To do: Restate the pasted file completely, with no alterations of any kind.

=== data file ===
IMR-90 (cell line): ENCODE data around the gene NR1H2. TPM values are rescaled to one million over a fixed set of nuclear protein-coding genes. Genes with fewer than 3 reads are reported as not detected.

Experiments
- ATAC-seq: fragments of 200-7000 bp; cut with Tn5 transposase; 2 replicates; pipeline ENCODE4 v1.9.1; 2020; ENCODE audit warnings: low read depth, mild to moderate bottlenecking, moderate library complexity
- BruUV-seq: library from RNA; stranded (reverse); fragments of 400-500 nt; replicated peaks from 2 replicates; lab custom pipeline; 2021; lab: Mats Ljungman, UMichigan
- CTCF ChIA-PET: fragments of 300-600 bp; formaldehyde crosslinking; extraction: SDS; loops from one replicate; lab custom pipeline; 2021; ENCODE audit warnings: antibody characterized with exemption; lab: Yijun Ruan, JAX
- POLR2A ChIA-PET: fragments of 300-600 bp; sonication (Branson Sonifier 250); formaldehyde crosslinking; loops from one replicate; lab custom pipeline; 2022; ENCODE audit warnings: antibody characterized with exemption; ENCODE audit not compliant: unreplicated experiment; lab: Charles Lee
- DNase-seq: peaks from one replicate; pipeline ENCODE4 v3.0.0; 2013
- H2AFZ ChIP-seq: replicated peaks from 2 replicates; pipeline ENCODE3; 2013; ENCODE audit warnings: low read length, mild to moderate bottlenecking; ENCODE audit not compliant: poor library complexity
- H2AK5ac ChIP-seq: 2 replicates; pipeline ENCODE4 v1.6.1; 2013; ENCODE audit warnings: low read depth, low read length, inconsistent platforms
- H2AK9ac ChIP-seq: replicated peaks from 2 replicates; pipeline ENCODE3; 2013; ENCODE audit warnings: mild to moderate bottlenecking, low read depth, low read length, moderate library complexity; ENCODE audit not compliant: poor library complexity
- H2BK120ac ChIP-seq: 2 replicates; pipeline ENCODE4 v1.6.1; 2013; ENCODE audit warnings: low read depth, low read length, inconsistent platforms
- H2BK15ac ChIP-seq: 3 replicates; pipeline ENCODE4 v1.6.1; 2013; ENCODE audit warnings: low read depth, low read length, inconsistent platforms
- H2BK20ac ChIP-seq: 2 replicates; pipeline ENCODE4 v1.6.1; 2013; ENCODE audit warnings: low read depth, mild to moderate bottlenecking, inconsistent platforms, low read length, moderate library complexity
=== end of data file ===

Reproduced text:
IMR-90 (cell line): ENCODE data around the gene NR1H2. TPM values are rescaled to one million over a fixed set of nuclear protein-coding genes. Genes with fewer than 3 reads are reported as not detected.

Experiments
- ATAC-seq: fragments of 200-7000 bp; cut with Tn5 transposase; 2 replicates; pipeline ENCODE4 v1.9.1; 2020; ENCODE audit warnings: low read depth, mild to moderate bottlenecking, moderate library complexity
- BruUV-seq: library from RNA; stranded (reverse); fragments of 400-500 nt; replicated peaks from 2 replicates; lab custom pipeline; 2021; lab: Mats Ljungman, UMichigan
- CTCF ChIA-PET: fragments of 300-600 bp; formaldehyde crosslinking; extraction: SDS; loops from one replicate; lab custom pipeline; 2021; ENCODE audit warnings: antibody characterized with exemption; lab: Yijun Ruan, JAX
- POLR2A ChIA-PET: fragments of 300-600 bp; sonication (Branson Sonifier 250); formaldehyde crosslinking; loops from one replicate; lab custom pipeline; 2022; ENCODE audit warnings: antibody characterized with exemption; ENCODE audit not compliant: unreplicated experiment; lab: Charles Lee
- DNase-seq: peaks from one replicate; pipeline ENCODE4 v3.0.0; 2013
- H2AFZ ChIP-seq: replicated peaks from 2 replicates; pipeline ENCODE3; 2013; ENCODE audit warnings: low read length, mild to moderate bottlenecking; ENCODE audit not compliant: poor library complexity
- H2AK5ac ChIP-seq: 2 replicates; pipeline ENCODE4 v1.6.1; 2013; ENCODE audit warnings: low read depth, low read length, inconsistent platforms
- H2AK9ac ChIP-seq: replicated peaks from 2 replicates; pipeline ENCODE3; 2013; ENCODE audit warnings: mild to moderate bottlenecking, low read depth, low read length, moderate library complexity; ENCODE audit not compliant: poor library complexity
- H2BK120ac ChIP-seq: 2 replicates; pipeline ENCODE4 v1.6.1; 2013; ENCODE audit warnings: low read depth, low read length, inconsistent platforms
- H2BK15ac ChIP-seq: 3 replicates; pipeline ENCODE4 v1.6.1; 2013; ENCODE audit warnings: low read depth, low read length, inconsistent platforms
- H2BK20ac ChIP-seq: 2 replicates; pipeline ENCODE4 v1.6.1; 2013; ENCODE audit warnings: low read depth, mild to moderate bottlenecking, inconsistent platforms, low read length, moderate library complexity